Business Support - Banking - Halifax - £250 pd

£150 - £250 per day: Orgtel: HR Analyst - Banking - HR - Halifax - £150 - £250...

Geography Teacher

£24000 - £33600 per annum + pre 12 week AWR : Randstad Education Manchester Se...

Day In a Page

Screwing your way to the top? Good for Lana Del Rey for helping kill that myth

Screwing your way to the top?

Good for Lana Del Rey for helping kill that myth, says Grace Dent
Will the young Britons fighting in Syria be allowed to return home and resume their lives?

Will Britons fighting in Syria be able to resume their lives?

Tony Blair's Terrorism Act 2006 has made it an offence to take part in military action abroad with a "political, ideological, religious or racial motive"
Beyoncé poses as Rosie the Riveter, the wartime poster girl who became a feminist pin-up

Beyoncé poses as Rosie the Riveter

The wartime poster girl became the ultimate American symbol of female empowerment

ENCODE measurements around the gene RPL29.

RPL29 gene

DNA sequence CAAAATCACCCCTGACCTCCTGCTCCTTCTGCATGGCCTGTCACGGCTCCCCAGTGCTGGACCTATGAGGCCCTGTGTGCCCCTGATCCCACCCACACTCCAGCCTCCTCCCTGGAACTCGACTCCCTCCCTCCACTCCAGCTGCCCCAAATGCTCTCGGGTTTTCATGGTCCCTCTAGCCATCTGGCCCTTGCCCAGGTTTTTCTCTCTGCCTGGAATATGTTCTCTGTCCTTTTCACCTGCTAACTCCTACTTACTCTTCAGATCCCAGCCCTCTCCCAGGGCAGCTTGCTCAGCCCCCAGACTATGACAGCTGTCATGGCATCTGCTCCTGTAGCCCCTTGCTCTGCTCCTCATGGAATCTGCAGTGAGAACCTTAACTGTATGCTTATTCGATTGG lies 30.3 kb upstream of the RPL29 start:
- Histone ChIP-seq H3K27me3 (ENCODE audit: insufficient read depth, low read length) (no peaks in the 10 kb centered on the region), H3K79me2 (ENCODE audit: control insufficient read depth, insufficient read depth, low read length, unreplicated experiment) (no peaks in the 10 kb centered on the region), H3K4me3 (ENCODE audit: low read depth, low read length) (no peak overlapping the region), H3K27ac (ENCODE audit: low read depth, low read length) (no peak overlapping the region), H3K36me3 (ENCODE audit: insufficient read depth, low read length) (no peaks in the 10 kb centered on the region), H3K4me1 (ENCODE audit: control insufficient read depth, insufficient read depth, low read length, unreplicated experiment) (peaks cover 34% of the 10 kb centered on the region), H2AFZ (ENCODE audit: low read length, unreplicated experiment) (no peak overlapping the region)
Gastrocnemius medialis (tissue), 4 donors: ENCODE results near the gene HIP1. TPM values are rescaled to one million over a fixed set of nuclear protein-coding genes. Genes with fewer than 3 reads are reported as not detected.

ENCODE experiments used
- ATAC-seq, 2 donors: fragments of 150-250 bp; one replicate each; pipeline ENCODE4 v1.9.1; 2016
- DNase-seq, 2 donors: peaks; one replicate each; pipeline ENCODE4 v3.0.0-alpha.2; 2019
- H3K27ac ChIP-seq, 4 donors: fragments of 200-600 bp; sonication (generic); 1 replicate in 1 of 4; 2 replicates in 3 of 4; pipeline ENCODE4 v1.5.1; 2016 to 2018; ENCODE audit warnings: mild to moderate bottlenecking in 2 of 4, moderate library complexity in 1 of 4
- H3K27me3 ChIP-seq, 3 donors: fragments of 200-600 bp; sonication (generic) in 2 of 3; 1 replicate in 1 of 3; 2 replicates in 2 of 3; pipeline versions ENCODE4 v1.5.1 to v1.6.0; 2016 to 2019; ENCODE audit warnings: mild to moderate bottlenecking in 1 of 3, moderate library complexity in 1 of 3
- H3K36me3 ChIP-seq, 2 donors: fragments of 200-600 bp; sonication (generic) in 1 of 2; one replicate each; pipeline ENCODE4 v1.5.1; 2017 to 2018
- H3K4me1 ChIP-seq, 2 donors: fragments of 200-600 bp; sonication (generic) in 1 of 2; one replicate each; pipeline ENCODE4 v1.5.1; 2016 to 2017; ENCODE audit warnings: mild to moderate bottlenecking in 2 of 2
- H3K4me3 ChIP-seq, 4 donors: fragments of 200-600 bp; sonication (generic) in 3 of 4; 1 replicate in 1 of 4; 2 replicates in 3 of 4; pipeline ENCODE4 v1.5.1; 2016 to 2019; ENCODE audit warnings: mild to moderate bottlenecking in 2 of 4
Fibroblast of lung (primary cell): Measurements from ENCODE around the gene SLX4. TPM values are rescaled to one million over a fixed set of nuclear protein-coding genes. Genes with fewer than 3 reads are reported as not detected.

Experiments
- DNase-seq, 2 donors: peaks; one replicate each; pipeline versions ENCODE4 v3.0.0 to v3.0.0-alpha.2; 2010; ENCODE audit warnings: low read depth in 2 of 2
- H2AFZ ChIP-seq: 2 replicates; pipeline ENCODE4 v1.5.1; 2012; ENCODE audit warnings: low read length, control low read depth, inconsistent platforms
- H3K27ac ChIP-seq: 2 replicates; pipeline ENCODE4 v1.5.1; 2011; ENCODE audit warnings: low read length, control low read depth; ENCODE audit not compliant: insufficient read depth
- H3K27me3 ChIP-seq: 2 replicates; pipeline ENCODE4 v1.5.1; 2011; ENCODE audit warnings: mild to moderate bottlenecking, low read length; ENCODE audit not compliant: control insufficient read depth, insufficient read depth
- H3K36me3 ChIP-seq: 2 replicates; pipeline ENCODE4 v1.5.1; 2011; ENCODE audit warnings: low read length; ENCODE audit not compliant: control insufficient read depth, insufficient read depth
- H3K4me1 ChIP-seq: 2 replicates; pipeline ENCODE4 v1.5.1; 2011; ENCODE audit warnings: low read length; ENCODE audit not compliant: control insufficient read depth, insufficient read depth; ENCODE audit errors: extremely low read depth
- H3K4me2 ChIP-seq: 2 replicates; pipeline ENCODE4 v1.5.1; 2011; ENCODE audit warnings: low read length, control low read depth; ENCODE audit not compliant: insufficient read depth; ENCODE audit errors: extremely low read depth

The quest to find the perfect pair of earphones: Are custom, 3D printed earbuds the solution?

The quest to find the perfect pair of earphones

Earphones don't fit properly, offer mediocre audio quality and can even be painful. So the quest to design the perfect pair is music to Seth Stevenson's ears
US Army's shooting star: Lt-Col Steven Cole is the man Hollywood calls when it wants to borrow a tank or check a military uniform

Meet the US Army's shooting star

Lt-Col Steven Cole is the man Hollywood calls when it wants to borrow a tank or check a military uniform
Climate change threatens to make the antarctic fur seal extinct

Take a good look while you can

How climate change could wipe out this seal
Should emergency hospital weddings be made easier for the terminally ill?